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Full Online Book HomeLong StoriesThe Parisians - Book 11 - Chapter 2
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The Parisians - Book 11 - Chapter 2 Post by :nhazzard Category :Long Stories Author :Edward Bulwer-lytton Date :May 2012 Read :1858

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The Parisians - Book 11 - Chapter 2

BOOK XI CHAPTER II

On quitting the dining-room, the Duchesse de Tarascon said to her host, on whose arm she was leaning, "Of course you and I must go with the stream. But is not all the fine talk that has passed to-day at your table, and in which we too have joined, a sort of hypocrisy? I may say this to you; I would say it to no other."

"And I say to you, Madame la Duchesse, that which I would say to no other. Thinking over it as I sit alone, I find myself making a 'terrible hazard;' but when I go abroad and become infected by the general enthusiasm, I pluck up gaiety of spirit, and whisper to myself, 'True, but it may be an enormous gain.' To get the left bank of the Rhine is a trifle; but to check in our next neighbour a growth which a few years hence would overtop us,--that is no trifle. And, be the gain worth the hazard or not, could the Emperor, could any Government likely to hold its own for a week, have declined to take the chance of the die?"

The Duchesse mused a moment, and meanwhile the two seated themselves on a divan in the corner of the salon. Then she said very slowly--

"No Government that held its tenure on popular suffrage could have done so. But if the Emperor had retained the personal authority which once allowed the intellect of one man to control and direct the passions of many, I think the war would have been averted. I have reason to know that the Emperor gave his emphatic support to the least bellicose members of the Council, and that Gramont's speech did not contain the passage that precipitates hostilities when the Council in which it was framed broke up. These fatal Ministers found the Chamber, and the reports of the popular excitement which could not be resisted without imminent danger of revolution. It is Paris that has forced the war on the Emperor. But enough of this subject. What must be, must, and, as you say, the gain may be greater than the hazard. I come to something else you whispered to me before we went in to dinner,--a sort of complaint which wounds me sensibly. You say I had assisted to a choice of danger and possibly of death a very distant connection of mine, who might have been a very near connection of yours. You mean Alain de Rochebriant?"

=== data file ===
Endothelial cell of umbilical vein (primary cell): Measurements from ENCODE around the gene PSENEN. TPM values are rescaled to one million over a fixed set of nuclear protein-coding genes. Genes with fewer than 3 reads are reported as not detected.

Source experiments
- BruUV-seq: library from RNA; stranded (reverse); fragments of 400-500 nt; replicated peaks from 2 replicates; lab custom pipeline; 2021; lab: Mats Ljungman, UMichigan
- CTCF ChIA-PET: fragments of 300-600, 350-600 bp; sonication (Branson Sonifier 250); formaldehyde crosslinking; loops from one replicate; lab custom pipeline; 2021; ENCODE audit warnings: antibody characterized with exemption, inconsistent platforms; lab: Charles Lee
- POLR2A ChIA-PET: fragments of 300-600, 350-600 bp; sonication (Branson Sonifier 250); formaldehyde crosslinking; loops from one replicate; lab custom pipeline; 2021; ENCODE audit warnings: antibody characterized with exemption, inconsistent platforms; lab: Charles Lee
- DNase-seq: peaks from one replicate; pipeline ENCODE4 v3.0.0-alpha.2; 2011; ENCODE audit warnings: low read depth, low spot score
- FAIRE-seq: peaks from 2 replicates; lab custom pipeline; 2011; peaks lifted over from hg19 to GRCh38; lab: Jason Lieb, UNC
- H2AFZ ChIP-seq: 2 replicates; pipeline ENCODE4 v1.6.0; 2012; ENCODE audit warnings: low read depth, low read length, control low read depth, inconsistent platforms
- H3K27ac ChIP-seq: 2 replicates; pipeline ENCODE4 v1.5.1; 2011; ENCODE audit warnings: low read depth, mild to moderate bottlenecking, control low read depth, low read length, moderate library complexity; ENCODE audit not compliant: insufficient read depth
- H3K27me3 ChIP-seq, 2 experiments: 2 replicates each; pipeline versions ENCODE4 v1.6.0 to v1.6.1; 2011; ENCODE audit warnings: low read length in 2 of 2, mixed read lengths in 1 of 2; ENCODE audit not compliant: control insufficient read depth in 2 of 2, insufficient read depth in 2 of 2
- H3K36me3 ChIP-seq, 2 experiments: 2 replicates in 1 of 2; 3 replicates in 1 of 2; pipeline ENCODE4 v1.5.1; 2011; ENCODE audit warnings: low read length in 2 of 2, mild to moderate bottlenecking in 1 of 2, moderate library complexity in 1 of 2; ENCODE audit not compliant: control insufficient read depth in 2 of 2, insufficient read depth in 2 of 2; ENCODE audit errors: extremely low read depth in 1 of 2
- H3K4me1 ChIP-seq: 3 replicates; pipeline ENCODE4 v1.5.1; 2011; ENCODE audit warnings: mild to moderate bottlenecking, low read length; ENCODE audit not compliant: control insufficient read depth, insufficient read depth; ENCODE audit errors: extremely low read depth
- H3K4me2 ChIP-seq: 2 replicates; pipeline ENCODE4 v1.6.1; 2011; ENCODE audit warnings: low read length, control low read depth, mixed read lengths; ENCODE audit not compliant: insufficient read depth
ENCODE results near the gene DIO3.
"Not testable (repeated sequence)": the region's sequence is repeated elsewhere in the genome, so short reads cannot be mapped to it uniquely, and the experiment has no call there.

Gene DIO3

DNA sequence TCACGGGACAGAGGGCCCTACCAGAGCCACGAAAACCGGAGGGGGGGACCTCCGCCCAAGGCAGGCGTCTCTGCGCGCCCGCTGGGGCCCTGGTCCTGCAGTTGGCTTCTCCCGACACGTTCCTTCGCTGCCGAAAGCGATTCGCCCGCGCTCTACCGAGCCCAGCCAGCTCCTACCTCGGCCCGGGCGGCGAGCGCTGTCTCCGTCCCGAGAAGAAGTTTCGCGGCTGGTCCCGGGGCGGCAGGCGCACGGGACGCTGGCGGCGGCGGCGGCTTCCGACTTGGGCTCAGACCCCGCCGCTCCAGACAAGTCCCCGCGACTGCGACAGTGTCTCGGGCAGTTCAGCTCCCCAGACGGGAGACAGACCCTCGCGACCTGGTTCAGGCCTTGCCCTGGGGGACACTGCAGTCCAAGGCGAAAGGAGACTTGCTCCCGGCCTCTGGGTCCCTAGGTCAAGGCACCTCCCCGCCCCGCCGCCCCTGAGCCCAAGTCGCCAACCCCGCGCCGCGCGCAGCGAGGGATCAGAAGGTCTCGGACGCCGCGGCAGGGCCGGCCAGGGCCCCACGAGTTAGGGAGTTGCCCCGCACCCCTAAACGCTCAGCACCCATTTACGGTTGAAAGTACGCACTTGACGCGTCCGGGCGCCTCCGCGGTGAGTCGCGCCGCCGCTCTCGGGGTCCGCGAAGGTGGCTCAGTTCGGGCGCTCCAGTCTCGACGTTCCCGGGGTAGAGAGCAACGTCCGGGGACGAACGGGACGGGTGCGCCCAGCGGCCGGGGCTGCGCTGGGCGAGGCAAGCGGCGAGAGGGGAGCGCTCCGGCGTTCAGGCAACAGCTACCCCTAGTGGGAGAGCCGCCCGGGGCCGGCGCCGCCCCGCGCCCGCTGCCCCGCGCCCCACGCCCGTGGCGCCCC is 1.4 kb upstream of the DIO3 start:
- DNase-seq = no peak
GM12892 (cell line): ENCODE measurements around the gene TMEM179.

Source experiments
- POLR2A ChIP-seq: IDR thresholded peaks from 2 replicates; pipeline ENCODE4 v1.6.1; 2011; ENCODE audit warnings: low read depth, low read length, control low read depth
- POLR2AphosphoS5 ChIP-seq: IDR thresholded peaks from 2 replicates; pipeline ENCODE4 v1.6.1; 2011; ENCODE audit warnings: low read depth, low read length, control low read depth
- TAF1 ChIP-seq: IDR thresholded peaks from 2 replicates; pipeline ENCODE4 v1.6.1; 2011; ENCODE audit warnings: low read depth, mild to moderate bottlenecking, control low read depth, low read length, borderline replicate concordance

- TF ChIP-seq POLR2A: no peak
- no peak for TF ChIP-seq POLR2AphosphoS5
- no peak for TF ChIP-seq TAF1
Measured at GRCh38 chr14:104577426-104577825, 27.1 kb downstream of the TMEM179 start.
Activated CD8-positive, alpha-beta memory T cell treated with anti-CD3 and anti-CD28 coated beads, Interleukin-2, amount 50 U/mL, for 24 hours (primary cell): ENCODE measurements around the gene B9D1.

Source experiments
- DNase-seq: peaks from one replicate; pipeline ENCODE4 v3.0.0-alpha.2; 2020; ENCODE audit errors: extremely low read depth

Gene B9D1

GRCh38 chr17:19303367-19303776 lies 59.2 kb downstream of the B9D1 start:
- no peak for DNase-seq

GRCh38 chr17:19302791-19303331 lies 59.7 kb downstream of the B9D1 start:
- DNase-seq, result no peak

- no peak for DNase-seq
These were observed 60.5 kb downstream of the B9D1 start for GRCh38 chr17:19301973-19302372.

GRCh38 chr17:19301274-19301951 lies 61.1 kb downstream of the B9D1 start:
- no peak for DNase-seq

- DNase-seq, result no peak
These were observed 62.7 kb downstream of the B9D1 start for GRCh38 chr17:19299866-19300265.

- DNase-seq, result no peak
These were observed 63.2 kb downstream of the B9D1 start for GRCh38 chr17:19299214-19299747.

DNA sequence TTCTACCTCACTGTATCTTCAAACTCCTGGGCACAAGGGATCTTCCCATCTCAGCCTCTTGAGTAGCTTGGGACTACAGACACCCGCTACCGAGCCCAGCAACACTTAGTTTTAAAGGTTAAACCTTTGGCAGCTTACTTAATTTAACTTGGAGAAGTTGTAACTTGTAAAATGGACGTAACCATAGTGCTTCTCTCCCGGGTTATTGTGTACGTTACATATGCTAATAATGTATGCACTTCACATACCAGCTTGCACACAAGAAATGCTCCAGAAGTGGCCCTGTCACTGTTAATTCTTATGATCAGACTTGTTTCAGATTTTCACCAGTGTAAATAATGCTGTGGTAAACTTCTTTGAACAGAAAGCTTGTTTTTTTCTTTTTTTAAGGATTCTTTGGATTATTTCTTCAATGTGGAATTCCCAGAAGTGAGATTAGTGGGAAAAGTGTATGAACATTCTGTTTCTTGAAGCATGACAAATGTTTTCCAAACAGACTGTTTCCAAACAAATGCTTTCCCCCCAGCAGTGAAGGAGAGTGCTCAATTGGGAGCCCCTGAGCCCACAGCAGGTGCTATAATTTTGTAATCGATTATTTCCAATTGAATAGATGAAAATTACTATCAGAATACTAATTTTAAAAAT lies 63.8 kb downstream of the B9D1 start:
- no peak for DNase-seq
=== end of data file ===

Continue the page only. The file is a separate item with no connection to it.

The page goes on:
"Yes; I accept him as a suitor for the hand of my only daughter."

"I am so glad, not for your sake so much as for his. No one can know him well without appreciating in him the finest qualities of the finest order of the French noble; but having known your pretty Valerie so long, my congratulations are for the man who can win her. Meanwhile, hear my explanation: when I promised Alain any interest I can command for the grade of officer in a regiment of Mobiles, I knew not that he had formed, or was likely to form, ties or duties to keep him at home. I withdraw my promise."

"No, Duchesse, fulfil it. I should be disloyal indeed if I robbed a sovereign under whose tranquil and prosperous reign I have acquired, with no dishonour, the fortune which Order proffers to Commerce, of one gallant defender in the hour of need. And, speaking frankly, if Alain were really my son, I think I am Frenchman enough to remember that France is my mother."

"Say no more, my friend--say no more," cried the Duchesse, with the warm blood of the heart rushing through all the delicate coatings of pearl-powder. "If every Frenchman felt as you do; if in this Paris of ours all hostilities of class may merge in the one thought of the common country; if in French hearts there yet thrills the same sentiment as that which, in the terrible days when all other ties were rent asunder, revered France as mother, and rallied her sons to her aid against the confederacy of Europe,--why, then, we need not grow pale with dismay at the sight of a Prussian needle-gun. Hist! look yonder: is not that a tableau of Youth in Arcady? Worlds rage around, and Love, unconcerned, whispers to Love!" The Duchesse here pointed to a corner of the adjoining room in which Alain and Valerie sat apart, he whispering into her ear; her cheek downcast, and, even seen at that distance, brightened by the delicate tenderness of its blushes.

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